Honor Society for Special Education Teachers
FBI Probe Finds No Misuse of Title I Funds in Providence, R.I. District
A Providence news outlet is reporting that the 23,000-student Rhode Island district has been cleared in a probe of whether a vocational program for for individuals with intellectual disabilities misused Title I funds. The district entered into a landmark agreement with the U.S. Department of Justice last year after investigators found that Harold A. Birch Vocational School, a program of about 80 students that enrolled most of the district's students with intellectual disabilities, funneled most of the youth into a sheltered workshop program. The students were given limited opportunities to gain the academic and work skills that would allow them to seek competitive employment, the Justice investigation found. To read more, click here
NASET's Latest Job Listings
* Special Education Senior Leader - Well established education management company seeks senior leader with a strong background and experience in special education programming, law, and fiscal oversight. To learn more- Click here
* STEM Teacher - We are looking for highly motivated and skilled talent to join our team at the District of Columbia Public Schools (DCPS). We seek individuals who are passionate about transforming and improving educational outcomes for our students. To learn more - Click here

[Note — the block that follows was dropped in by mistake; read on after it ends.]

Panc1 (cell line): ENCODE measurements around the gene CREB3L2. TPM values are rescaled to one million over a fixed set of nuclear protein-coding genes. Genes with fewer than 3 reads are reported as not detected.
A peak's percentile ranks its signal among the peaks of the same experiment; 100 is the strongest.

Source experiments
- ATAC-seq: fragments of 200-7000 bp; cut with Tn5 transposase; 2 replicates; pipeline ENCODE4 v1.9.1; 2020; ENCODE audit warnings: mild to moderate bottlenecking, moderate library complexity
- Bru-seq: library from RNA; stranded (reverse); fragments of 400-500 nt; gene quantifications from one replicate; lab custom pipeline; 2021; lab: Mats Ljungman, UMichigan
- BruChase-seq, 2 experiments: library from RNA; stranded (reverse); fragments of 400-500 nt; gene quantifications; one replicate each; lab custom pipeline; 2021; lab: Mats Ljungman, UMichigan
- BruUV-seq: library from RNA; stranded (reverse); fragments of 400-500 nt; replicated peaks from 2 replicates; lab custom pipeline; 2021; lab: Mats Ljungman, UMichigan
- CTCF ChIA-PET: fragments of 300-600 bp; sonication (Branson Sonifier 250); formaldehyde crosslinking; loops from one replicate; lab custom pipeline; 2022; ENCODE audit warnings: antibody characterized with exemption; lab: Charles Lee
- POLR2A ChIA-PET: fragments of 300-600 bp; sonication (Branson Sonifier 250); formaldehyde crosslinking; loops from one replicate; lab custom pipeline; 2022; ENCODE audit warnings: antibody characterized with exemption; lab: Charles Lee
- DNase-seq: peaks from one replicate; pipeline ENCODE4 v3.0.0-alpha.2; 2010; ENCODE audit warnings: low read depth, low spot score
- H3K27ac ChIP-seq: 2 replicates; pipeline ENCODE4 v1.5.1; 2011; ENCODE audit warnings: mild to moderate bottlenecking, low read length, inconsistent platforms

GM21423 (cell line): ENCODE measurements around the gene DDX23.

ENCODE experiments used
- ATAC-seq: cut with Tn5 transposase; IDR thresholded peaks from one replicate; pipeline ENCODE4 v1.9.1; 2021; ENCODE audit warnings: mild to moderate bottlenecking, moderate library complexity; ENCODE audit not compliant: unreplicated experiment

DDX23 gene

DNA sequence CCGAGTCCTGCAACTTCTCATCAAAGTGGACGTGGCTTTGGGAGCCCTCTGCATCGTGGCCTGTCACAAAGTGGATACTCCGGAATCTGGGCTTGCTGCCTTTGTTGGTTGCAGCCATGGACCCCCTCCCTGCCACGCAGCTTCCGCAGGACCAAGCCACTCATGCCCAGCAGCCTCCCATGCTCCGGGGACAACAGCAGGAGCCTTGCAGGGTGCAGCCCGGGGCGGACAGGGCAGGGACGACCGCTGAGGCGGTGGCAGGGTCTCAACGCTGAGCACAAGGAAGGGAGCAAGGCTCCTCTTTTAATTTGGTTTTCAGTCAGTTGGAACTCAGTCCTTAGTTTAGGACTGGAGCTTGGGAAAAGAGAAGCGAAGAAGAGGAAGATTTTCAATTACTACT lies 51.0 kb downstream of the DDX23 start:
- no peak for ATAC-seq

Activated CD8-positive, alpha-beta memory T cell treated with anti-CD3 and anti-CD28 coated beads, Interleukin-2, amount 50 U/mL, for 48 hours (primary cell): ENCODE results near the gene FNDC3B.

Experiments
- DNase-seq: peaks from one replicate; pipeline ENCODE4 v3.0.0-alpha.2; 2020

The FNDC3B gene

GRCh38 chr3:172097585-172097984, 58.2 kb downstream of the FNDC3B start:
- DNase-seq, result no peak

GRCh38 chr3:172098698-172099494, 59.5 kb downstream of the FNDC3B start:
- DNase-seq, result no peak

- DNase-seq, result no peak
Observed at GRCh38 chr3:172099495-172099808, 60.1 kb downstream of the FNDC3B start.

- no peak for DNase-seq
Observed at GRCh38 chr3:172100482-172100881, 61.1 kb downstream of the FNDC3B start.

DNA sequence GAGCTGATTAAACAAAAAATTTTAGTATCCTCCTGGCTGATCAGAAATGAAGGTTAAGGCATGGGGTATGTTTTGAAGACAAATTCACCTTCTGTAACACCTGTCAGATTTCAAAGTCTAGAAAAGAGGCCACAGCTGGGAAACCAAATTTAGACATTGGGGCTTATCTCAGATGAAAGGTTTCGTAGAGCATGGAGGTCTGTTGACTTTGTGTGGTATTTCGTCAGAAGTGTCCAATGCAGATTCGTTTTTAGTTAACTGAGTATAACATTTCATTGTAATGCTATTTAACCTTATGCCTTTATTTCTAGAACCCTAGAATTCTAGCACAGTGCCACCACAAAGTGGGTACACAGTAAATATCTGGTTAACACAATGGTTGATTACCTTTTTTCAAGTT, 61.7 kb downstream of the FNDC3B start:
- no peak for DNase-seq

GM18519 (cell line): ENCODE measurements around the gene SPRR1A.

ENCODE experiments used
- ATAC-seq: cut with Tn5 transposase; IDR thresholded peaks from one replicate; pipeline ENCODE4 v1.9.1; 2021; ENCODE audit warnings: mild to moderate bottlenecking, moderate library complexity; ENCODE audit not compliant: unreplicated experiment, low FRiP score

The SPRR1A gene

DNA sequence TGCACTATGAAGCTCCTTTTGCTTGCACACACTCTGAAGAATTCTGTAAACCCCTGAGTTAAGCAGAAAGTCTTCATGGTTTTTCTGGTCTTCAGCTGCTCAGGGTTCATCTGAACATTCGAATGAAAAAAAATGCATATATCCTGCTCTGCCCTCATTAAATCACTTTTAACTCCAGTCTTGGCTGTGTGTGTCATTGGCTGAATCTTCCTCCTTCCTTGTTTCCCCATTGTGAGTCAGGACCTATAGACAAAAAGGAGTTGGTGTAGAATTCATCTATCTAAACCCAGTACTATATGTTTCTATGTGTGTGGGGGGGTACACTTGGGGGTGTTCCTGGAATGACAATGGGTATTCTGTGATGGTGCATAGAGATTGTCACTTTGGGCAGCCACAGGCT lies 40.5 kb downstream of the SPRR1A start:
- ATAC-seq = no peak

* Bentsen Learning Center Director - Mitchell College is currently seeking a Director for our Bentsen Learning Center, who will report to the Vice President of Academic Affairs, and, consistent with the College's Strategic Plan and Academic Vision, will provide strategic leadership and direction for the Center. To learn more - Click here
* $125,000 Salary for Master Middle School Teachers! - Earn a $125,000 salary and join a team of master teachers at The Equity Project (TEP) Charter School, recently featured on the front page of the New York Times. To learn more - Click here
* Autism Intervention Program Supervisor - A position is available for a special educator or a speech-language pathologist , to provide oversight of a private multidisciplinary intervention program for an 18-year-old male with moderate autism in Riyadh, Saudi Arabia. The first month or two to be spent in Los Angeles . To learn more - Click here
Food For Thought..........
The price of success is hard work, dedication to the job at hand, and the determination that whether we win or lose, we have applied the best of ourselves to the task at hand.